Yesterday the kids went back to school.  They had new lunch boxes, fancy new shoes, and bright smiles.  The day before I asked them if they wanted to do any more adventures, perhaps camp one more time.  The kids ran from me, even the toddler.  I put them on the bus, wished them the best of luck, and went back into my house.  

Quiet.  No sound but the A/C kicking in.  I sat down and looked at the black screen at the T.V.  There were no jumping thuds from upstairs.  I didn’t hear anyone laughing at all.  The dog was asleep on the couch, not a single time did he bark or try and chase anyone around.  I checked my phone, no one had called.  I should put away the camping gear but the garage is quieter than the house.  Outside, there was a garbage truck but it was far off.  I could hear its engine rev and then fade as it went up the hill.  There were no hugs, no sounds of tears being dried and nobody asked if I wanted to play with them.  The silence is louder than the screams.    

I miss the noise.  


Blood Deposit

It was my mistake, my miscalculation.  I forgot that when dealing with a multinational corporation that you should always bring a bucket of blood first.  It’s got to be a full bucket too, not just some half bucket shit.  And not the blood of a cow.  Hell, no.  It’s got to be from your own veins, a deep cut that reaches your soul so that not only do you give blood, you give your very fucking essence.  

And forget about getting anything actually done, just a hint of customer service without that blood.  They are going to get that one way or another.  My request was simple, but I didn’t bring the blood.  I want to change cell phone carriers please.  

“Sure, no problem!  Let me just press some keys on this computer a bit,” the rep said to me.

“What does pressing keys do?” I asked.

“Oh, absolutely nothing!  I just like the sound of it.  Now, did you bring me any soul tainted blood?”

“No.  I did not.”

“Hmm, well that’s not good.  It looks like I can’t help you.  Maybe you can call back 10 or 12 times and then we can think about helping you.”

I tried getting smart after the 4th phone call.  They caught me.

“Sir.  Sir!  Calm down.  This is only the 4th time you’ve called and we still don’t have a blood deposit.  Please call back many more times before we will help you.”

My request was simple.  I just need my phone unlocked so that I can switch carriers.  A simple phone call, right?  We are not under any contract, have had the phone long enough, no problem.  Yeah, there are problems.

On the 7th call.

“Sir, your phone is already unlocked.”  I could hear this person, Athena, eating children while talking to me.

“No, it’s not.”  I’m checking the website now.  The new phone company has checked.  Nothing is unlocked.  

“Sir, I’m showing that it’s unlocked.”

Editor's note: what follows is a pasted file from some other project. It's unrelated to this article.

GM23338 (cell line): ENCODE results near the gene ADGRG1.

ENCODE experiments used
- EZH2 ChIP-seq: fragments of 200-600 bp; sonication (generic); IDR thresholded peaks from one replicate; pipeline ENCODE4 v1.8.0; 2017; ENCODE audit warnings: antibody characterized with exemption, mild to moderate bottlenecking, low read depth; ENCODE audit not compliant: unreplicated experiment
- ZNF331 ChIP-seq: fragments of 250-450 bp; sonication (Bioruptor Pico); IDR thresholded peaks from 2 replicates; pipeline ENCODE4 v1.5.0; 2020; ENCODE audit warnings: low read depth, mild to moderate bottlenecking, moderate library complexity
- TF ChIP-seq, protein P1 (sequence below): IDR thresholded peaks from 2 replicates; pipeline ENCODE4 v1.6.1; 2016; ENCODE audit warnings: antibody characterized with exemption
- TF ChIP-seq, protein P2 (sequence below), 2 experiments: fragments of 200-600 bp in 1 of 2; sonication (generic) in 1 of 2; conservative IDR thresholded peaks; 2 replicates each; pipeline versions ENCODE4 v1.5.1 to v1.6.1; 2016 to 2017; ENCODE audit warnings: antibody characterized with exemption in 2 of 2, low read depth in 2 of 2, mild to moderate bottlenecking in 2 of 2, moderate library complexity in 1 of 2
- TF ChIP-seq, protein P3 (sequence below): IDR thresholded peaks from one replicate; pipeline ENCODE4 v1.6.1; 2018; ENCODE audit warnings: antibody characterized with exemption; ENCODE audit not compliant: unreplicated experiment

“It’s not unlocked!”

“Are you saying that our computer system is wrong!”  I could hear Athena gulp down the limbs of the children and wash it down with the tears of a puppy.  “How dare you, sir!  How dare you!”  Then she hung up on me.  Seriously, that part is completely true, as well as the children eating bit.  

I tried begging on the tenth phone call.

“Please! (sob)  Please, for the love of God!  Help me!  Unlock my phone! (sob)”

“Are you crying?  Any chance you can gather those tears into a plastic bag and mail them to me, at your expense of course.”

“Yes, yes, whatever you want.  Please just unlock my phone.  I want to quit the phone company.  Please.”


I took to social media.  My wife posted to social media.  I called again and again.  I talked to supervisors.  I performed satanic rituals to summon phone unlocking gods.  I prayed to whoever would listen only to find out that no one was listening.  I emailed the CEO.  The fucking CEO.  I have not gotten an answer back.  

With a scratchy voice, deprived of the will to even eat a donut, I once again called after yet another email denying that my phone was unlocked while also assuring me that it was unlocked in the same sentence.  

“Beth.  Beth.  I need your help.  No one can help me Beth.  Please, unlock my phone so I can switch carriers.  Please Beth.  I can’t go on, can’t.

“Oh, your phone is unlocked.  No problem.  It’s been unlocked for a whole week actually.  You could have switched at anytime.  Isn’t that super?”   I hear Beth smile through crooked and evil teeth, the sound produced makes your heart flutter unevenly.   

“What?  Beth?  For realsies?”

“Yup.  For real.  Your blood deposit went through just fine.  Took a while but we got it.  Thank you for your business.”

Fuck you, Beth.  Fuck you.


I Want To Sleep

One of them opens the door.  I'm not sure which one at first because I refuse to open my eyes.  If I do that, that nice little sleep seal will be broken and then I will officially "Be up."  I don't want to be up.  The bed is warm, the down comforter perfectly placed around me to keep out any cold.  My pillows bunched up in just the right spot, with my head almost floating rather than laying on anything.